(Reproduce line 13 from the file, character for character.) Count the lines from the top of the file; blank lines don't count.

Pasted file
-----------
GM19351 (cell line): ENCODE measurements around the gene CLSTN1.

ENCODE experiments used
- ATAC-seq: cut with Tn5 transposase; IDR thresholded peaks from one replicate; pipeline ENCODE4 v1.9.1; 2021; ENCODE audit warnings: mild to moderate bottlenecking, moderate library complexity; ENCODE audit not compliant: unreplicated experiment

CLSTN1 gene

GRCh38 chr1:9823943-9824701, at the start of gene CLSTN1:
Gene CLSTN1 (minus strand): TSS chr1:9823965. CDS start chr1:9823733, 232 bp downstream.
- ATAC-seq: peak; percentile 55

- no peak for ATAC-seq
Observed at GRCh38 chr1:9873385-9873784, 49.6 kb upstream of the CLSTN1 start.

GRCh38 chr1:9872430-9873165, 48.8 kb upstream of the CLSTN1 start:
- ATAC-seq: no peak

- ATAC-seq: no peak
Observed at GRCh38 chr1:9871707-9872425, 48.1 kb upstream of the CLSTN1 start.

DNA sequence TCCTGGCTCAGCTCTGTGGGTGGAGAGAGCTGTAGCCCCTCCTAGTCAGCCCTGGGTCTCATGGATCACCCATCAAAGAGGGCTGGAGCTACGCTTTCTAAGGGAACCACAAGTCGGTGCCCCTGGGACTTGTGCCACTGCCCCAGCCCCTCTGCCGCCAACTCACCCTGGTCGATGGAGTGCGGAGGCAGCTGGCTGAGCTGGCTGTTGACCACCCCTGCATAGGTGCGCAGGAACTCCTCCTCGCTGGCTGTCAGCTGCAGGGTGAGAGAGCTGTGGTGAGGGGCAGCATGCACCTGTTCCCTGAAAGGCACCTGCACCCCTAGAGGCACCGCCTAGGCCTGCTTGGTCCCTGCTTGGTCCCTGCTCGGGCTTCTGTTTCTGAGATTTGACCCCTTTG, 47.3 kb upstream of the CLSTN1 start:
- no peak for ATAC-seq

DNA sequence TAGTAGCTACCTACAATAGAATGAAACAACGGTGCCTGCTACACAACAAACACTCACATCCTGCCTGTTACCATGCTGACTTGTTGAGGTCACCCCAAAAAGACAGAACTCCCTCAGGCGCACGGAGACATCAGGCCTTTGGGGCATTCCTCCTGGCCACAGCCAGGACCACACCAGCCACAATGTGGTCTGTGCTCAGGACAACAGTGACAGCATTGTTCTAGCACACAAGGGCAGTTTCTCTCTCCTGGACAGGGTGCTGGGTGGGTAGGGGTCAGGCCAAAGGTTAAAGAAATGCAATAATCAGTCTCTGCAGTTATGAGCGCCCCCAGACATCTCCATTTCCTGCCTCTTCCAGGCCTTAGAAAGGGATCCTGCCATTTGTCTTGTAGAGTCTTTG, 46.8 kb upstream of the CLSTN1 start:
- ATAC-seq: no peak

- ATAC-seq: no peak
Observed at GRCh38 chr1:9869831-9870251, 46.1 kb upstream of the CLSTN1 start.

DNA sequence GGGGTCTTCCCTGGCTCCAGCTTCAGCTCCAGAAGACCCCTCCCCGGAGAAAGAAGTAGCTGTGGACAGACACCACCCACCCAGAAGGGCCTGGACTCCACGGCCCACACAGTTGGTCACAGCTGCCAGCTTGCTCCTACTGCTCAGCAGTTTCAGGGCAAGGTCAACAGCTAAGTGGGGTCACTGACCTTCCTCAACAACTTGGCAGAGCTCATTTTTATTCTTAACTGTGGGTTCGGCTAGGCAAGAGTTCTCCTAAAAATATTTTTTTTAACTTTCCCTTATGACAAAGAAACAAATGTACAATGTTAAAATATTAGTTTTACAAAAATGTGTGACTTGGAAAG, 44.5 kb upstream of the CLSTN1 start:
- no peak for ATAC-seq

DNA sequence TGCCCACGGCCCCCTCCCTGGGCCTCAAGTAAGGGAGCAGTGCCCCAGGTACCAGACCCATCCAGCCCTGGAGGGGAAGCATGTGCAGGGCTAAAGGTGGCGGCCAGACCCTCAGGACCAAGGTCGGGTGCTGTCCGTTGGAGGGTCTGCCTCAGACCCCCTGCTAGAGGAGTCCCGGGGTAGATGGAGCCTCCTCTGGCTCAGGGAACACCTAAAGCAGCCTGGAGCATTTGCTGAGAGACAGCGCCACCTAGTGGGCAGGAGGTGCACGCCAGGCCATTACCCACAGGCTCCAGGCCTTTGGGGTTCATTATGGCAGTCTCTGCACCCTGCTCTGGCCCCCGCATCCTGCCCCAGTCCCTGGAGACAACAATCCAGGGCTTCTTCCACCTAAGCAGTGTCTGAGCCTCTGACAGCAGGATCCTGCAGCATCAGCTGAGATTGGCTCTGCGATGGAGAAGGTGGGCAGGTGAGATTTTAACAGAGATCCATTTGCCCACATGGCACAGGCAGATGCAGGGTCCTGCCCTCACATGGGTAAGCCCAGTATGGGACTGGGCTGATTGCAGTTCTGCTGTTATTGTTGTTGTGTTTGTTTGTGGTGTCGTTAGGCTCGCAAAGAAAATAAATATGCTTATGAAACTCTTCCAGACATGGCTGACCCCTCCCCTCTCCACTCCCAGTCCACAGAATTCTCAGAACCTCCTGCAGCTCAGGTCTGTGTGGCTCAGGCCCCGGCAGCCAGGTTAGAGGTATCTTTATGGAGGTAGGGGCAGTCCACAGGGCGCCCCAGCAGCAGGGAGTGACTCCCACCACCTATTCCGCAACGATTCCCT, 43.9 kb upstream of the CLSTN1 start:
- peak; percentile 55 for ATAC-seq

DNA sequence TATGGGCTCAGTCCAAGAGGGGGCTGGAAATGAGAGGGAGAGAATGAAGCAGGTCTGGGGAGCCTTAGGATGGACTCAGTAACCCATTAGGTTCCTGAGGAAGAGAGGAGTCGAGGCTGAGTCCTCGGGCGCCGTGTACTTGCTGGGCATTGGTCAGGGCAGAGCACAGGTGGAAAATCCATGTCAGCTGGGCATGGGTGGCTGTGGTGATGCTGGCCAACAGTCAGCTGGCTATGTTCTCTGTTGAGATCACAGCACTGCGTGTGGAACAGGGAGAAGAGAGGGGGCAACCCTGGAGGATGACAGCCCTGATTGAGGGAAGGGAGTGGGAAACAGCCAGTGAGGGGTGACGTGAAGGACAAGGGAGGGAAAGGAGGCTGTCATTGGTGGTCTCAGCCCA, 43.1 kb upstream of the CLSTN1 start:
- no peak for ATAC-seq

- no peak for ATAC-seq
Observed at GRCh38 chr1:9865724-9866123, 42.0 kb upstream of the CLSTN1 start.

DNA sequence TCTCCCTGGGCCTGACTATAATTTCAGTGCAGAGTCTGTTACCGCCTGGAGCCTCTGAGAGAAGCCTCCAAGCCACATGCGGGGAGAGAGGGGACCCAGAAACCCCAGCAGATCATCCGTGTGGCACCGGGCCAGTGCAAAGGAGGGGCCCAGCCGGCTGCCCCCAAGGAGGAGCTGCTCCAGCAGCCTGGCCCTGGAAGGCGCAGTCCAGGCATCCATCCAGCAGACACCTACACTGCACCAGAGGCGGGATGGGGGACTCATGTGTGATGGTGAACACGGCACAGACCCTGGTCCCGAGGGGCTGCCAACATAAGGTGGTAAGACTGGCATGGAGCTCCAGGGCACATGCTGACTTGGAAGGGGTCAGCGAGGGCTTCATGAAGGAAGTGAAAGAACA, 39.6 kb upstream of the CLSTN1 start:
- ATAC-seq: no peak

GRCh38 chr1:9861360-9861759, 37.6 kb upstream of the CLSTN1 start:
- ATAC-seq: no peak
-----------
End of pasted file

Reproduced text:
Observed at GRCh38 chr1:9871707-9872425, 48.1 kb upstream of the CLSTN1 start.